Woodnutt said small presses are able to publish books that cover taboo topics, and marginalized writers whose work may have been overlooked.

“The health of publishing, books, art and writing in general – it depends on who’s advocating for it, what we’re advocating for, how we do that, and how we distribute it and get it on shelves.” 

According to Allison K. Hill, CEO of the American Booksellers Association (and a former books columnist for these newspapers), it’s readers who ultimately suffer the consequences when an institution like SPD closes, which she believes is the result of Amazon’s stranglehold on the book industry. 

Small presses are vital to the literary landscape,” said Hill. “They publish debut authors, champion diverse voices, introduce experimental formats, and ensure that a variety of books from a variety of sources are available to readers. And many small and independent press titles and authors are award-winning and/or bestsellers that might not have been published without this support.”

Small Press Distribution’s abrupt closure hasn’t just disrupted the availability of indie books; it’s also created a financial challenge: Publishers and authors need to get paid, and there are now tens of thousands of books stuck in limbo.  

“I emailed frantically,” said Holly Crawford, who founded and runs San Diego’s AC Books, a small nonprofit publisher that specializes in contemporary art history, criticism and art practice. “I had to quickly tell people, please don’t ship to the [SPD] warehouse.” 

Crawford said she had to break the news to authors expecting their work to be distributed by SPD. Crawford said she’s been working tirelessly to find alternatives and save these authors’ books. 

“I feel a responsibility to people,” she continued. “I’ve taken on their books, and I need to figure out how to get them out.”

New York’s Black Lawrence Press had used SPD as their primary distributor for the past 12 years. The independent publisher launched a GoFundMe campaign, stating that it could not withstand a financial loss of this magnitude. According to the crowdfunding page, the closure had put Black Lawrence Press in a dire position – uncertain how or when it would have access to 18,289 books in SPD’s warehouse or collect royalties owed. (On April 4, Black Lawrence Press posted an update stating it had met its GoFundMe goal: “We still have a logistical mess on our hands, but we’re working diligently to come to solutions as quickly as possible. Thanks to your donations, however, we are not in the dire financial circumstances that we found ourselves one week ago today.)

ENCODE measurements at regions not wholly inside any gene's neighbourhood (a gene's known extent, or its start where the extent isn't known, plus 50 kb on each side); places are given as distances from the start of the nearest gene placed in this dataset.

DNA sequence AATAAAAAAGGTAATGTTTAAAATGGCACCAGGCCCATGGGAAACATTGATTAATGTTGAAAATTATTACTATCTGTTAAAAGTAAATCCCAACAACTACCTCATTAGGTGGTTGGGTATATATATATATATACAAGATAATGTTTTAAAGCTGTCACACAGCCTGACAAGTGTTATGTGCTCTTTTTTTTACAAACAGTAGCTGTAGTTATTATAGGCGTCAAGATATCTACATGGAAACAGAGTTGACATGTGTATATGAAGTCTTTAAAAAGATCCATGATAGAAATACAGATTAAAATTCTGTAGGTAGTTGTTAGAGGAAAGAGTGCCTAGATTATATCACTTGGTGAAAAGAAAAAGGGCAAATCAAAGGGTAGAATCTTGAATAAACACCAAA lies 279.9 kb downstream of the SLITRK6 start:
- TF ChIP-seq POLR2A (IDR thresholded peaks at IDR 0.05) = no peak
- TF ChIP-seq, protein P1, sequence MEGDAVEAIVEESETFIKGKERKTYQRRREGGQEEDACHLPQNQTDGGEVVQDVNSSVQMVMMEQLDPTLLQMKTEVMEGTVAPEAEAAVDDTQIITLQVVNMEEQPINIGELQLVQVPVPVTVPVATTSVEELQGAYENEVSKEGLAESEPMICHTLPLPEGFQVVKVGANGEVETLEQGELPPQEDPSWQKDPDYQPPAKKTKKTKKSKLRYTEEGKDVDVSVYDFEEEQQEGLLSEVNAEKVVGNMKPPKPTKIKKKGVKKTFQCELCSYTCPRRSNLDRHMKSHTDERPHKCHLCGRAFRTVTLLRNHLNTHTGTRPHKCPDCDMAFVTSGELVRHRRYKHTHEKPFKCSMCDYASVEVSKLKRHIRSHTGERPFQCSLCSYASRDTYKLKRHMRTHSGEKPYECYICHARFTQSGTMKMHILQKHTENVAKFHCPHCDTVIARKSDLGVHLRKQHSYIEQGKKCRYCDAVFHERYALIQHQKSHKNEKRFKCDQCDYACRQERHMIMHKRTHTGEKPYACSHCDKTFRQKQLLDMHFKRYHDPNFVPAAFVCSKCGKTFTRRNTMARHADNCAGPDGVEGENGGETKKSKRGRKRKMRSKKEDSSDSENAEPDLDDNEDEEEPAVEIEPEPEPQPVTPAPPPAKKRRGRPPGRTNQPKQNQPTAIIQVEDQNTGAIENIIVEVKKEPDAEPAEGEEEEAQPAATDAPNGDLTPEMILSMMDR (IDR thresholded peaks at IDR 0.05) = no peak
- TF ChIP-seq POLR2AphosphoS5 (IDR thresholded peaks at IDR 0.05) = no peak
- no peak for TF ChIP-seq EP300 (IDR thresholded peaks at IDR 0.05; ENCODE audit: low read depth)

While rising rental costs, book publishing costs, increasing postage, and across-the-board price hikes for backend operations have hit the publishing industry especially hard in recent years, Jhoanna Belfer, who founded Long Beach’s Bel Canto Books, thinks SPD’s closure should serve as a wake-up call for book lovers. 

Belfer said now is the time for folks to get to know the small presses in their communities, to make sure that you’re purchasing books from them, interacting with them on social media, signing up for their newsletters, and becoming involved. 

“It’s gonna take each and every one of us to get more involved in the publishing and book reading community to ensure that authors across the spectrum – especially authors from historically marginalized communities – are still able to find their audiences and get in front of readers,” she says.